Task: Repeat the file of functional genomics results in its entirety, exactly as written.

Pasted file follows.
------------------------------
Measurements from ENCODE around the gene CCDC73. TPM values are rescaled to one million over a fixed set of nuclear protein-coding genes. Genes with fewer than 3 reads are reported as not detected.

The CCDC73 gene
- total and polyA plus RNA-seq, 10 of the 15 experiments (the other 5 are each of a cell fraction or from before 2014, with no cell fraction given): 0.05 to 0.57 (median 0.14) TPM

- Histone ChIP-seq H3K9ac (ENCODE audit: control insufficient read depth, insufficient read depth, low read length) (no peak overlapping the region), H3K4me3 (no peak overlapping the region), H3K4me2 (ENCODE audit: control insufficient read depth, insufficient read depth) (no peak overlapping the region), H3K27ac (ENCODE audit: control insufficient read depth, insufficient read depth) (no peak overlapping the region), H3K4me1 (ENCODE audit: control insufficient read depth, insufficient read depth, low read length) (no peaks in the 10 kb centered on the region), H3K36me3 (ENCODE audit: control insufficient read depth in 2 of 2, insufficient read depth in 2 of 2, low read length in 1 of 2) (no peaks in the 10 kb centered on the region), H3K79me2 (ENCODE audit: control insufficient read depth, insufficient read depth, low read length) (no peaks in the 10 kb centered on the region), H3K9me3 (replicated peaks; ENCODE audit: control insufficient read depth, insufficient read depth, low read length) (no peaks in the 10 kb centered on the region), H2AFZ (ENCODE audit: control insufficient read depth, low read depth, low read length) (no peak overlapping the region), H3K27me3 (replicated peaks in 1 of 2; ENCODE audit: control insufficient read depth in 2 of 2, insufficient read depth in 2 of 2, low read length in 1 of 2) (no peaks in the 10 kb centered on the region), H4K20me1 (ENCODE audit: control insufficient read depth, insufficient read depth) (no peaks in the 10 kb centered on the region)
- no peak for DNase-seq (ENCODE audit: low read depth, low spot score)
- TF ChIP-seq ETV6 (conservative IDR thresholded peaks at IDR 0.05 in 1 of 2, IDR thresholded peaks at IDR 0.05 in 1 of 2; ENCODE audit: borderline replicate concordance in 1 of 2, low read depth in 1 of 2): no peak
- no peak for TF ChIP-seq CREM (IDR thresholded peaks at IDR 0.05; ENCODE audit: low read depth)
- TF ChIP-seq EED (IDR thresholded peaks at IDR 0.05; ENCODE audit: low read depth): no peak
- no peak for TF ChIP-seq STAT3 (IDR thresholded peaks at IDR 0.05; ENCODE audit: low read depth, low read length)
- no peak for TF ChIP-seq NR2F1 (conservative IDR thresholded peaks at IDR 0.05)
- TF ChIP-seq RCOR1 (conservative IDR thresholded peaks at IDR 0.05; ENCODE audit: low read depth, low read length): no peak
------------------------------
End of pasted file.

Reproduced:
Measurements from ENCODE around the gene CCDC73. TPM values are rescaled to one million over a fixed set of nuclear protein-coding genes. Genes with fewer than 3 reads are reported as not detected.

The CCDC73 gene
- total and polyA plus RNA-seq, 10 of the 15 experiments (the other 5 are each of a cell fraction or from before 2014, with no cell fraction given): 0.05 to 0.57 (median 0.14) TPM

- Histone ChIP-seq H3K9ac (ENCODE audit: control insufficient read depth, insufficient read depth, low read length) (no peak overlapping the region), H3K4me3 (no peak overlapping the region), H3K4me2 (ENCODE audit: control insufficient read depth, insufficient read depth) (no peak overlapping the region), H3K27ac (ENCODE audit: control insufficient read depth, insufficient read depth) (no peak overlapping the region), H3K4me1 (ENCODE audit: control insufficient read depth, insufficient read depth, low read length) (no peaks in the 10 kb centered on the region), H3K36me3 (ENCODE audit: control insufficient read depth in 2 of 2, insufficient read depth in 2 of 2, low read length in 1 of 2) (no peaks in the 10 kb centered on the region), H3K79me2 (ENCODE audit: control insufficient read depth, insufficient read depth, low read length) (no peaks in the 10 kb centered on the region), H3K9me3 (replicated peaks; ENCODE audit: control insufficient read depth, insufficient read depth, low read length) (no peaks in the 10 kb centered on the region), H2AFZ (ENCODE audit: control insufficient read depth, low read depth, low read length) (no peak overlapping the region), H3K27me3 (replicated peaks in 1 of 2; ENCODE audit: control insufficient read depth in 2 of 2, insufficient read depth in 2 of 2, low read length in 1 of 2) (no peaks in the 10 kb centered on the region), H4K20me1 (ENCODE audit: control insufficient read depth, insufficient read depth) (no peaks in the 10 kb centered on the region)
- no peak for DNase-seq (ENCODE audit: low read depth, low spot score)
- TF ChIP-seq ETV6 (conservative IDR thresholded peaks at IDR 0.05 in 1 of 2, IDR thresholded peaks at IDR 0.05 in 1 of 2; ENCODE audit: borderline replicate concordance in 1 of 2, low read depth in 1 of 2): no peak
- no peak for TF ChIP-seq CREM (IDR thresholded peaks at IDR 0.05; ENCODE audit: low read depth)
- TF ChIP-seq EED (IDR thresholded peaks at IDR 0.05; ENCODE audit: low read depth): no peak
- no peak for TF ChIP-seq STAT3 (IDR thresholded peaks at IDR 0.05; ENCODE audit: low read depth, low read length)
- no peak for TF ChIP-seq NR2F1 (conservative IDR thresholded peaks at IDR 0.05)
- TF ChIP-seq RCOR1 (conservative IDR thresholded peaks at IDR 0.05; ENCODE audit: low read depth, low read length): no peak